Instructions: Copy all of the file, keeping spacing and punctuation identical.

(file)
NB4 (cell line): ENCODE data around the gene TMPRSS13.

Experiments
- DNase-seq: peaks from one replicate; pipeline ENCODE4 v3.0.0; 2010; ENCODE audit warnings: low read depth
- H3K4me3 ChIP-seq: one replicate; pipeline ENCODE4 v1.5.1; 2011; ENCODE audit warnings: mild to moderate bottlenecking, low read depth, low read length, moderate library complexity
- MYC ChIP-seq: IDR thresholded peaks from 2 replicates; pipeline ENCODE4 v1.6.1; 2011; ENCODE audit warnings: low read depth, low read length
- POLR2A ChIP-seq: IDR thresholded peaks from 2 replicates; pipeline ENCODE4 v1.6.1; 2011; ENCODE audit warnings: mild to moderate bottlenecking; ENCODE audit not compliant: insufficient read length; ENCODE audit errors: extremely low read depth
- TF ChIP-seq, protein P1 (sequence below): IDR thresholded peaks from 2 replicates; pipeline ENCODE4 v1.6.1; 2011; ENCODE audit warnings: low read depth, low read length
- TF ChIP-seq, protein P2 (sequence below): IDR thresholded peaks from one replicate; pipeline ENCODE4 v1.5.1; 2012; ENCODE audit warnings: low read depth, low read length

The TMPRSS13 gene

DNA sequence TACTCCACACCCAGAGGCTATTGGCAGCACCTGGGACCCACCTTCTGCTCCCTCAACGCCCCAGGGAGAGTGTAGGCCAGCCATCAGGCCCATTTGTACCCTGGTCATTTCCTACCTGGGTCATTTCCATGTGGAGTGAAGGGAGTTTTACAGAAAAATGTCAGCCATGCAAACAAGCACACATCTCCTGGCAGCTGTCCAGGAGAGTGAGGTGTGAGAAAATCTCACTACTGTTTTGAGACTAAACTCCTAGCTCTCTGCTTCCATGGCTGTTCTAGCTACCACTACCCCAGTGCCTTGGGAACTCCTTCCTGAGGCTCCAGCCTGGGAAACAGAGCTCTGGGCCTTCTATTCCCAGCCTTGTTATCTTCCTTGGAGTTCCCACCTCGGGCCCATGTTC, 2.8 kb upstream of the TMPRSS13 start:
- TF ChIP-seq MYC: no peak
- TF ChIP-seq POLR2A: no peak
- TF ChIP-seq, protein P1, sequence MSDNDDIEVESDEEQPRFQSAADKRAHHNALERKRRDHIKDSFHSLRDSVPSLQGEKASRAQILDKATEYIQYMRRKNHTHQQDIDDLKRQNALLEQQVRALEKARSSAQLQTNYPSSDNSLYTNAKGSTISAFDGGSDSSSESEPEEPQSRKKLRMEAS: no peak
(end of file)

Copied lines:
NB4 (cell line): ENCODE data around the gene TMPRSS13.

Experiments
- DNase-seq: peaks from one replicate; pipeline ENCODE4 v3.0.0; 2010; ENCODE audit warnings: low read depth
- H3K4me3 ChIP-seq: one replicate; pipeline ENCODE4 v1.5.1; 2011; ENCODE audit warnings: mild to moderate bottlenecking, low read depth, low read length, moderate library complexity
- MYC ChIP-seq: IDR thresholded peaks from 2 replicates; pipeline ENCODE4 v1.6.1; 2011; ENCODE audit warnings: low read depth, low read length
- POLR2A ChIP-seq: IDR thresholded peaks from 2 replicates; pipeline ENCODE4 v1.6.1; 2011; ENCODE audit warnings: mild to moderate bottlenecking; ENCODE audit not compliant: insufficient read length; ENCODE audit errors: extremely low read depth
- TF ChIP-seq, protein P1 (sequence below): IDR thresholded peaks from 2 replicates; pipeline ENCODE4 v1.6.1; 2011; ENCODE audit warnings: low read depth, low read length
- TF ChIP-seq, protein P2 (sequence below): IDR thresholded peaks from one replicate; pipeline ENCODE4 v1.5.1; 2012; ENCODE audit warnings: low read depth, low read length

The TMPRSS13 gene

DNA sequence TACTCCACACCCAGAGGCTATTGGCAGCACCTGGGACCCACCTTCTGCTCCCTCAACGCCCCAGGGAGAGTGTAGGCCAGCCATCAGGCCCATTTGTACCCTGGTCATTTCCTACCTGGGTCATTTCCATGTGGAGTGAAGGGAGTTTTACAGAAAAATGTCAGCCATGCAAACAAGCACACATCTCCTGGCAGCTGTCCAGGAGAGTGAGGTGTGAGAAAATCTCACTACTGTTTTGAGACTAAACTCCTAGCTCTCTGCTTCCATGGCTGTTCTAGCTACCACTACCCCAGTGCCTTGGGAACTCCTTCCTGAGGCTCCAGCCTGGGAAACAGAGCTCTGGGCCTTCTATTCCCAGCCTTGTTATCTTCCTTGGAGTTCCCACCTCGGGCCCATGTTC, 2.8 kb upstream of the TMPRSS13 start:
- TF ChIP-seq MYC: no peak
- TF ChIP-seq POLR2A: no peak
- TF ChIP-seq, protein P1, sequence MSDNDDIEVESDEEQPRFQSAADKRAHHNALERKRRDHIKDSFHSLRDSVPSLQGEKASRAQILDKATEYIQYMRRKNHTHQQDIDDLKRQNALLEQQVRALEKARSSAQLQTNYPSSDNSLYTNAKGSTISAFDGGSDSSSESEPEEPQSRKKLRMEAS: no peak